£19.9 million Bacon leads the Frieze Week sales in London

Figure in Movement takes top billing as Fontana sells for £16.3 million in the Thinking Italian sale. Frieze Week auctions total £148,178,698 / $191,970,671

The Frieze Week auctions at Christie’s in London achieved their second highest ever total, achieving more than £148 million across four sales. Sixteen artist auction records were set in the series, and five records by medium.

One of the highlights of Frieze Week, the Post-War and Contemporary Art Evening Auction  was led by Francis Bacon’s Figure in Movementexecuted in 1972. Held for 41 years in the collection of Magnus Konow, the picture achieved £19,921,250 (including buyer’s premium) in a sale that totalled £84,610,000 / $109,485,340 and was 85 per cent sold by lot. 

Watch a re-run of the auction in full

Painted in the immediate aftermath of George Dyer’s death, Figure in Movement  transforms the distinctive features of Bacon’s great muse and lover into a commentary on the fleeting nature of life. As the figure’s writhing form threatens to dissolve, he clasps a newspaper to his face, as if desperately trying to remain in the present.

Francis Bacon (1909-1992), Figure in Movement, executed in 1972. 77⅞ x 58⅝ in (198 x 148 cm). Sold for £19,921,250 in the Post War and Contemporary Art Evening Auction on 4 October 2018 at Christie’s in London © The Estate of Francis Bacon. All rights reserved. DACS 2018

Francis Bacon (1909-1992), Figure in Movement, executed in 1972. 77⅞ x 58⅝ in (198 x 148 cm). Sold for £19,921,250 in the Post War and Contemporary Art Evening Auction on 4 October 2018 at Christie’s in London © The Estate of Francis Bacon. All rights reserved. DACS 2018

The second highest price of the sale came with Jean Dubuffet’s Madame au Jardin (Lady in the Garden), which had been held in the same collection since the 1980s, and featured in the Hirshhorn Museum & Sculpture Garden’s major Dubuffet retrospective in 1993. This romantic, large-scale work from the artist’s important series of Assemblages  sold for £4,508,750.

Offered from the collection of the influential German gallerist Paul Maenz, Keith Haring’s Untitled, created in 1984, the same year that Maenz staged the artist’s first solo exhibition in Germany, realised £3,946,250. 

Moments later, Albert Oehlen’s Stier mit loch (Bull with hole), which measures almost four metres in length, soared past its high estimate to achieve £3,608,750, a new world auction record for the artist. 

Keith Haring (1958-1990), Untitled, executed in April 1984. Overall 120 x 120 in (304.8 x 304.8 cm). Sold for £3,946,250 in the Post War and Contemporary Art Evening Auction on 4 October 2018 at Christie’s in London

Keith Haring (1958-1990), Untitled, executed in April 1984. Overall: 120 x 120 in (304.8 x 304.8 cm). Sold for £3,946,250 in the Post War and Contemporary Art Evening Auction on 4 October 2018 at Christie’s in London

Works by Oehlen proved to be popular on the night, with Untitled  (1989) selling for £3,128,750, more than three times its low estimate, and Bigote (Moustache), painted in 2003, passing its high estimate to achieve £992,750.

Other highlights in the Post-War and Contemporary Art Evening Auction  included a collection of rare, early works by Francis Bacon. These six pieces, executed between 1929 and 1930, are from a period that saw the young artist steer a course from design to painting. On loan to the Tate, London, since 2009, the group totalled £3,921,250, with Gouache  setting a new world record for a work on paper by the artist (£488,750).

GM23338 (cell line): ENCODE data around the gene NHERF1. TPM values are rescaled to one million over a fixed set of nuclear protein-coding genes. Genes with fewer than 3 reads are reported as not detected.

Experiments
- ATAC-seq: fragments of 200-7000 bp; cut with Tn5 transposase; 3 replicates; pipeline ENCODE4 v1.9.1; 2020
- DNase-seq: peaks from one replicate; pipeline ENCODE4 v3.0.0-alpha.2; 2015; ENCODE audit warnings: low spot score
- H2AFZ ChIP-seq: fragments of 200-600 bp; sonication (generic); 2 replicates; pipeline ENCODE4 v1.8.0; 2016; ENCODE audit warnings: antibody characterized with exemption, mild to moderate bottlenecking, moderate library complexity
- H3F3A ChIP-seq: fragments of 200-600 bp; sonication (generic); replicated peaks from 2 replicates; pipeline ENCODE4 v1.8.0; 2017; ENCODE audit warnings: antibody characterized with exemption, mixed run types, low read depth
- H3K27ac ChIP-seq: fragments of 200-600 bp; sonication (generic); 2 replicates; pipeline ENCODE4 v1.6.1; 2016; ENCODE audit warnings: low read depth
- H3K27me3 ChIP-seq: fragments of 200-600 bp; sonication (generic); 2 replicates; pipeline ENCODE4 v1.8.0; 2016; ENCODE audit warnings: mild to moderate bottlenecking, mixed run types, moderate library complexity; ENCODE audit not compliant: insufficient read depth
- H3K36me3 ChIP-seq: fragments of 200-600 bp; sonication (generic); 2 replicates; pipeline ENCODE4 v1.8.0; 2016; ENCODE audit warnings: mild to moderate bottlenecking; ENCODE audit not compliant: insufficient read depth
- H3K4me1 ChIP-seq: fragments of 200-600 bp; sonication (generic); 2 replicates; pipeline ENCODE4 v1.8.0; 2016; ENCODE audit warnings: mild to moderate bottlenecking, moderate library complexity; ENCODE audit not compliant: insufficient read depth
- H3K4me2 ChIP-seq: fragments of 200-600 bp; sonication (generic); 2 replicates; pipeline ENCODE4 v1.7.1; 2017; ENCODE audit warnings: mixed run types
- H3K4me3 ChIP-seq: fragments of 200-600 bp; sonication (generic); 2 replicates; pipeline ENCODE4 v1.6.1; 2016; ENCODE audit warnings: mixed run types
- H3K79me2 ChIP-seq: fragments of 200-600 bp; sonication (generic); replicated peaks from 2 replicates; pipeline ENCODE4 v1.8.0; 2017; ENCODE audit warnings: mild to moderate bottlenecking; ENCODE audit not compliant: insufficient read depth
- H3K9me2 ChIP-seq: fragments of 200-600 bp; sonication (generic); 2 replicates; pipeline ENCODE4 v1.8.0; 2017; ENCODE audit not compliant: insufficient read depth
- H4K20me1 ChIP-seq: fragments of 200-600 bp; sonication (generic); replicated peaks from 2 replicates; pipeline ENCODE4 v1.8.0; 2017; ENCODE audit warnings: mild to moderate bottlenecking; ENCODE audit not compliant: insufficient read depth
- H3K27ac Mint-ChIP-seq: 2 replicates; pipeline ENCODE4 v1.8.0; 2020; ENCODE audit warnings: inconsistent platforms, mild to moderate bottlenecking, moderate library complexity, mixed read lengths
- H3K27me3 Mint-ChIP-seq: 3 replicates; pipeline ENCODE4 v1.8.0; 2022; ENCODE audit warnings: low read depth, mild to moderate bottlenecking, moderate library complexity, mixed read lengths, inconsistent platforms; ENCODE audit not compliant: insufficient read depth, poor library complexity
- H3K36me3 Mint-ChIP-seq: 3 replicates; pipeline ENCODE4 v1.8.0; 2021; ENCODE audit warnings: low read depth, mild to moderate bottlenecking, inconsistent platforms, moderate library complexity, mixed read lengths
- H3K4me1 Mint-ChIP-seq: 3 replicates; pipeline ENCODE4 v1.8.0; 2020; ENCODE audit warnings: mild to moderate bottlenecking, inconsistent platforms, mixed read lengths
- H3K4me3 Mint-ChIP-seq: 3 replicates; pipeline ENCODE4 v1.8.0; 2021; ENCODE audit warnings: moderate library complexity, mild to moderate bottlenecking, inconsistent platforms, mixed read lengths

Lucian Freud’s first drawings of Bacon, dating from 1951 and formerly owned by Late Hon. Garech Domnagh Browne, sold for £584,750 and £488,750 respectively.



Giorgio Morandi (1890-1964), Natura morta, painted in 1950. 14 x 17⅞  in (35.6 x 45.4  cm). Sold for £1,328,750 in Thinking Italian on 4 October 2018 at Christie’s in London

Giorgio Morandi (1890-1964), Natura morta, painted in 1950. 14 x 17⅞ in (35.6 x 45.4 cm). Sold for £1,328,750 in Thinking Italian on 4 October 2018 at Christie’s in London

The Thinking Italian  evening sale, which featured the very best in 20th- and 21st-century Italian art, totalled £39,582,073 / $51,219,202, and was led by Concetto spaziale, La fine di Dio  by Lucio Fontana, which sold for £16,282,823. The work is one of 38 ovoid-shaped paintings in a series executed over 18 months from the beginning of 1963.

A world auction record was set with the very first lot of the sale when Maria Lai’s Lenzuolo (Bed Sheet)  sold for £150,000, more than five times the previous best for the artist. Another artist auction record quickly followed when Croix marine  by Alberto Savinio achieved £692,750. Leonchillo’s Grande mutilazione (Large Mutilation) realised £728,750, almost three times the previous world auction record for the artist.

There were strong results for other works by Lucio Fontana, as well as for works by Piero Manzoni and Georgio Morandi, whose Natura morta  sold for £1,328,750, easily eclipsing its low estimate of £800,000. 

Frieze Week at Christie’s opened with a new ceramics sale, Un/Breakable, which realised a total of £3,107,625 / $4,039,912, selling 92 per cent by lot and 94 per cent by value. Registered bidders from 23 countries competed for ceramics by artists spanning a period of 140 years. The auction was led by Pablo Picasso’s Grand vase aux femmes voilées (A.R. 116), which sold for £404,750 / $526,175.

The series of sales concluded with the Post-War and Contemporary Art Day Auction, which realised £20,844,000 / $27,180,575, and was 86 per cent sold by lot and 87 per cent by value. The top lot of the sale was Ernst Wilhelm Nay’s Vom Aufsteigenden Blau (From the Rising Blue), which achieved £848,750. New world auction records were set for works by Jonas Burget, Mathew Cerletty, Sarah Crowner, Shara HughesMarkus LüpertzAldo Mondino and Mary Weatherford